Directed by Henry Joost & Ariel Schulman || Produced by Allison Shearmur || Screenplay by Jessica Sharzer || Starring: Emma Roberts, Dave Franco, Juliette Lewis || Music by Rob Simonsen || Cinematography by Michael Simmonds || Edited by Madeleine Gavin || Production company: Allison Shearmur Productions, Keep Your Head Productions || Distributed by Lionsgate || Running time: 96 mins. || Release Date: July 27th, 2016 || Reviewed at AMC Boston Common, July 25th
It's safe to say that 'Nerve' has cemented its place on every other teen's summer calendar. The film's flashy trailer, which has been relentlessly shared to death across my Facebook news feed, boasts some run-of-the-mill laughs and thrills, yet holds promise in its intriguing concept that seems to mirror the craze surrounding much of society's recent viral fixations.
'Nerve' follows high school senior Venus (Roberts) who, tired of fulfilling the shy sidekick role in her friend group, decides to participate as a "player" in an online game called "Nerve." You have the option to be a "watcher" or a "player" -- "players" participate in risky dares, live-streaming to "watchers" who pay to view the "players" complete their conquests. The whole thing sounds a little nebulous, but also similar enough to today's Pokemon Go, VR mania that it feels plausible in the near-off future.
The opening twenty minutes or so of the film are played and edited smoothly, helping ground the film's concept in the characters' authentic conversations and relationships. Sure, the story doesn't go without its overt cliches, but the sharp dialogue and screen presence of Emma Roberts and the other "teen" actors (Emily Meade, Miles Heizer, Kimiko Glenn, Marc John Jeffries) are more than enticing enough to forgive them.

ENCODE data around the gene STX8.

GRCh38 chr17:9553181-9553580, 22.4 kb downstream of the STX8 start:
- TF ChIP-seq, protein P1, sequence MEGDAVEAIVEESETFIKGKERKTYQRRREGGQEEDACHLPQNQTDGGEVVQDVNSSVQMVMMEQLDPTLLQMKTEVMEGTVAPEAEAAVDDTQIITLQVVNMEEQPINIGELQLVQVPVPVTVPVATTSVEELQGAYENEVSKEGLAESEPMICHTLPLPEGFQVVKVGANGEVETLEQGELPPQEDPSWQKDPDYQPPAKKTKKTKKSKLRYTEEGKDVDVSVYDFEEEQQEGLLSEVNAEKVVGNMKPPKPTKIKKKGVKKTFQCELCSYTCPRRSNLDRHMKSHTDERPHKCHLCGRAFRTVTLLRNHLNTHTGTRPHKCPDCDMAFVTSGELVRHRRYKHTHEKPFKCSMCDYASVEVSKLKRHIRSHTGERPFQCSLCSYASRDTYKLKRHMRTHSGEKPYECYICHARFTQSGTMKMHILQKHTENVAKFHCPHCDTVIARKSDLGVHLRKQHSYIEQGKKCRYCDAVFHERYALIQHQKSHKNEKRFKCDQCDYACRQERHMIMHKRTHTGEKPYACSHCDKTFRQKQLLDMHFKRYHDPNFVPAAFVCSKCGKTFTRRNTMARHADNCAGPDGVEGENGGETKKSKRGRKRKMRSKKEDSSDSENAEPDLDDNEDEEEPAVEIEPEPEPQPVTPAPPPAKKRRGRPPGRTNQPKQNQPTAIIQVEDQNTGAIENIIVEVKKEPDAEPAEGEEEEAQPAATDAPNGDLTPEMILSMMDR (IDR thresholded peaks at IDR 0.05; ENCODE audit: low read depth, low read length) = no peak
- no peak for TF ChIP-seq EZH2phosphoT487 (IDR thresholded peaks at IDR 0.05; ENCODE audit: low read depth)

The film shines when peppered with its more quick, authentic comedic beats - whether it's crass comments on the margins of the "Nerve" live-stream or a black hospital patient yelling "white people problems" at Venus's mom when she complains about money being randomly deposited into her account, 'Nerve' keeps a distinct momentum with these moments. One pivotal confrontation between Venus and her best friend Sydney (Emily Meade) is, yes, juvenile, but works for exactly that reason - the rhythm and style of the dialogue feel so authentic that the scene dragged me right back to the decrepit halls of my high school.
Unfortunately, that's all 'Nerve' seems to thrive on: moments.
'Nerve' wants to be so many things - a sharp comedy, a high-concept action flick, a teen romance - that it never fully grips onto one of those things and, ultimately, feels tonally misguided. It gloats over its quirky self-awareness in its earlier dialogue, and then abandons any sense of logic in its preposterous third act and becomes the kind of movie its characters would poke fun at. And the attempted social commentary of the film's conclusion is so thinly veiled that it feels insulting.
Script issues aside, the film looks beautiful. Chris Trujillo's production design, Michael Simmonds's neon-infused cinematography and Madeleine Gavin's glitzy editing flash across the screen, creating a bubblegum pop urban landscape that teems with hints of perfunctory realism, gesturing toward the dystopia that seems to lie at the edge of the digital age.
It's too bad it never goes further than timid gestures.